10/31/11

Employment in Hospitals - California

How many jobs were there in hospitals over the coarse of the past 10 years? A prudent question to ask to see, among other things, whether funding for hospitals has declined, whether the recession has had an impact on the health sector, and how many are employed in the hospital sector.

I pulled up some stats for the nation's largest state, California, and got numbers in excess of 300,000. Since 2000 the number employed in Californian hospitals (not just nurses and doctors) rose 25% from around 315,000 in 2000 to 379,000 last month in 2011.

The sector did experience a loss of jobs in the 2010 period as did pretty much every other industry in the state. Population took a downward spiral during that time as well (all stemming from the 2008 crash.)

Check out this graph from 2000 to 2011 showing number of employed persons in the hospital sector.




So this data is another example of how essential services remain mostly recession proof. Or put another way, there are job opportunities in Californian hospitals. Next post I'll show the relation to employment in Californian hospitals and population.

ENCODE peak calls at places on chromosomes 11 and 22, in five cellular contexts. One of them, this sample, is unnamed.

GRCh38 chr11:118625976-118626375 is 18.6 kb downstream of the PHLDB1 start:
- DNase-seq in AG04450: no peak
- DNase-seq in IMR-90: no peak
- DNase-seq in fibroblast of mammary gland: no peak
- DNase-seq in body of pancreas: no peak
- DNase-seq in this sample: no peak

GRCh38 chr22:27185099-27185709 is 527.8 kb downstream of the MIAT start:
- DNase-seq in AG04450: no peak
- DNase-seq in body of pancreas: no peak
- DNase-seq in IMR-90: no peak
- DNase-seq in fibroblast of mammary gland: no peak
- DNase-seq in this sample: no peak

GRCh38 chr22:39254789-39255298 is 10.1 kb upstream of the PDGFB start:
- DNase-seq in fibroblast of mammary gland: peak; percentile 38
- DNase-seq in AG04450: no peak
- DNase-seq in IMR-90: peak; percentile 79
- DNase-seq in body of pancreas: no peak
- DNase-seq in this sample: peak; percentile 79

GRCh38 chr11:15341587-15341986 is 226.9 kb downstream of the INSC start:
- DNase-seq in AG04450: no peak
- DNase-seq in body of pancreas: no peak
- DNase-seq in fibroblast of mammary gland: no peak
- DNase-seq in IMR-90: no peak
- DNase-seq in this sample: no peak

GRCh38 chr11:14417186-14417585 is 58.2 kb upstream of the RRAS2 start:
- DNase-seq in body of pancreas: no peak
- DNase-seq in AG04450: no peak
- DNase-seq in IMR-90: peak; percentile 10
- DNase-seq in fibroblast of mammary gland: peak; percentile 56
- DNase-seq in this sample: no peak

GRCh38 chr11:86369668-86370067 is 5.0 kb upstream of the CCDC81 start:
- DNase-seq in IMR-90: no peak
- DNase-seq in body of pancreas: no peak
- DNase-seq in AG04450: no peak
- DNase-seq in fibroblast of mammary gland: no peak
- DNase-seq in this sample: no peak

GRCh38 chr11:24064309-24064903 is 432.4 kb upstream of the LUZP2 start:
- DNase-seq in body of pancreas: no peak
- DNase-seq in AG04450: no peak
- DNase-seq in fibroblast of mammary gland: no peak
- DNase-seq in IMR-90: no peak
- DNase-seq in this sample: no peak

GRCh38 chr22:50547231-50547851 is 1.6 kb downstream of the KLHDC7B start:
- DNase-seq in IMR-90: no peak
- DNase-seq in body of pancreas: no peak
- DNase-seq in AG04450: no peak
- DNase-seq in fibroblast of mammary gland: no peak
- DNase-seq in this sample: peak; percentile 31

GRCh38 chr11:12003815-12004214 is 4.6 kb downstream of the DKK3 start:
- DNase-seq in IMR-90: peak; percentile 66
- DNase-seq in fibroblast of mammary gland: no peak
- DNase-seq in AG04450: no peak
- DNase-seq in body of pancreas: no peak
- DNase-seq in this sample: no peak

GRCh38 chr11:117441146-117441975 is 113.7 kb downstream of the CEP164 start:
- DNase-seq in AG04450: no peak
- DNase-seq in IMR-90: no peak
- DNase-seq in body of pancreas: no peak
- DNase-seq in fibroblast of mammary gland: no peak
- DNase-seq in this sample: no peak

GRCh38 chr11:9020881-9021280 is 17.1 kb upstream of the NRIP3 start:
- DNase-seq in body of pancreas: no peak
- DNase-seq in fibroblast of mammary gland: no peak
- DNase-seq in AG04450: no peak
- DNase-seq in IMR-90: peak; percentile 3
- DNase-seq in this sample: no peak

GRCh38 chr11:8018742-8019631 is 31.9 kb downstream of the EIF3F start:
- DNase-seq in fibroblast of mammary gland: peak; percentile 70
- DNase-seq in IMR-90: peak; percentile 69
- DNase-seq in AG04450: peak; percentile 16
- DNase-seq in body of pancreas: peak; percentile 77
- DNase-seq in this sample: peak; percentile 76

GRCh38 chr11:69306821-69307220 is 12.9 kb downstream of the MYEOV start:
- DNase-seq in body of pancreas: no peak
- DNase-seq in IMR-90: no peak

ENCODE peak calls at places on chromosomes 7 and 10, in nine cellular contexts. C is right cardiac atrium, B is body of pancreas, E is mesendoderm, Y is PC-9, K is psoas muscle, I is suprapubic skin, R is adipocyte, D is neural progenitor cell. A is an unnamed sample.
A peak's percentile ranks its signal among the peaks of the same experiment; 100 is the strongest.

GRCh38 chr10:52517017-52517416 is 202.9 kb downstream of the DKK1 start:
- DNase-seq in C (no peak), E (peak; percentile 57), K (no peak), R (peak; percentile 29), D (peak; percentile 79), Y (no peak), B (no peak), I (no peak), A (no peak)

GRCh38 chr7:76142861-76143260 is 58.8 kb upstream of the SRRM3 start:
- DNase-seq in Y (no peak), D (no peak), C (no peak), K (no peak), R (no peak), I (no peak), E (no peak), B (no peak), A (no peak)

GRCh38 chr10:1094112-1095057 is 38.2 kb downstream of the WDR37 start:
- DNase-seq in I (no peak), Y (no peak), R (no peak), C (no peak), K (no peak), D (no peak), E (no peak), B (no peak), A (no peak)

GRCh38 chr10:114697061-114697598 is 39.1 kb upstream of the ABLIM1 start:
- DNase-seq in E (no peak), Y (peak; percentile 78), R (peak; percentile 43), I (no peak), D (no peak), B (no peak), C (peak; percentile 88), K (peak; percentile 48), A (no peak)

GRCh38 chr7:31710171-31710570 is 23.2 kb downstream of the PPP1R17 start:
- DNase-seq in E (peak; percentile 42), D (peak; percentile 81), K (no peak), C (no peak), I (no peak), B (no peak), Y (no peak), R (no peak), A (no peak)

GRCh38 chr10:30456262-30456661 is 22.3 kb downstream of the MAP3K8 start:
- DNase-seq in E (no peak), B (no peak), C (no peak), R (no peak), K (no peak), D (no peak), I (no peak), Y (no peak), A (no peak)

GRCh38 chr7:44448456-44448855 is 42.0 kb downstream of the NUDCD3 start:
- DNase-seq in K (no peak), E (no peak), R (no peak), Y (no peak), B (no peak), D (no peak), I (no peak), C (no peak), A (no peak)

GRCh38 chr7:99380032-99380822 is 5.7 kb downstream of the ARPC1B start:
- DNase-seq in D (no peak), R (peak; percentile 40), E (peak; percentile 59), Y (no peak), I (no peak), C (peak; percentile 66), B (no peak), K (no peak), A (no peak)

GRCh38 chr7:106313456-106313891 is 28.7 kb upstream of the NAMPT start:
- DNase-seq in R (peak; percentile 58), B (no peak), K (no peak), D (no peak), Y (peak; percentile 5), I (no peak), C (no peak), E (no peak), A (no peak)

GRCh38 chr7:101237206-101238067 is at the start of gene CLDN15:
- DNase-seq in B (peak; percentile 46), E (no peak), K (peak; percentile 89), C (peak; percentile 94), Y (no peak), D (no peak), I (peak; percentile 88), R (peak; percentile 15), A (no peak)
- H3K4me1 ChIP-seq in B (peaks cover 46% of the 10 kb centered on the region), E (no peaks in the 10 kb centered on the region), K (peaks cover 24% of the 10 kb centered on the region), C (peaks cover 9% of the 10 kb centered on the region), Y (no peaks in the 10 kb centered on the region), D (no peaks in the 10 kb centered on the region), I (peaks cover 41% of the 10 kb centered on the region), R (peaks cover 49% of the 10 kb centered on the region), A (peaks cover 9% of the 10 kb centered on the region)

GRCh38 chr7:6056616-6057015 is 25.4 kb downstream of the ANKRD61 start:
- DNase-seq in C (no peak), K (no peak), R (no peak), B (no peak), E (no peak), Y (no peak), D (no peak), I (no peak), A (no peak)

Data compiled by San Diego Bankruptcy Lawyers derived from RAND.

10/26/11

Nurses Intuition

Nurses develop knowledge, skills, and clinical judgment all of which are accented by experience and reflection. But sometimes you just go with your gut. Now, you may not treat based on your gut, but you may adjust your testing procedures to find a or solve an issue you think is there.

How many of you have stories about your 'nurses intuition' in action?

10/16/11

Technology in the ER - Do Smartphones Hurt Care?

Honest question: are you fiddling on your smartphone phone/ phone at work? Texting in the corner? Checking out the news or Facebook? Facebook on a computer anywhere?

The advent of cheap data and smartphones with snazzy bells and whistles means you can easily get lost in something more interesting than boring patients. OK, maybe it's obvious most of us aren't so flippant when it comes to our jobs, but is it an important issue to address? Do you notice a drop in patient care, or overall care, with added distractions?

Does your unit/place of work have criteria in place to prevent the use of personal electronic devices while on duty?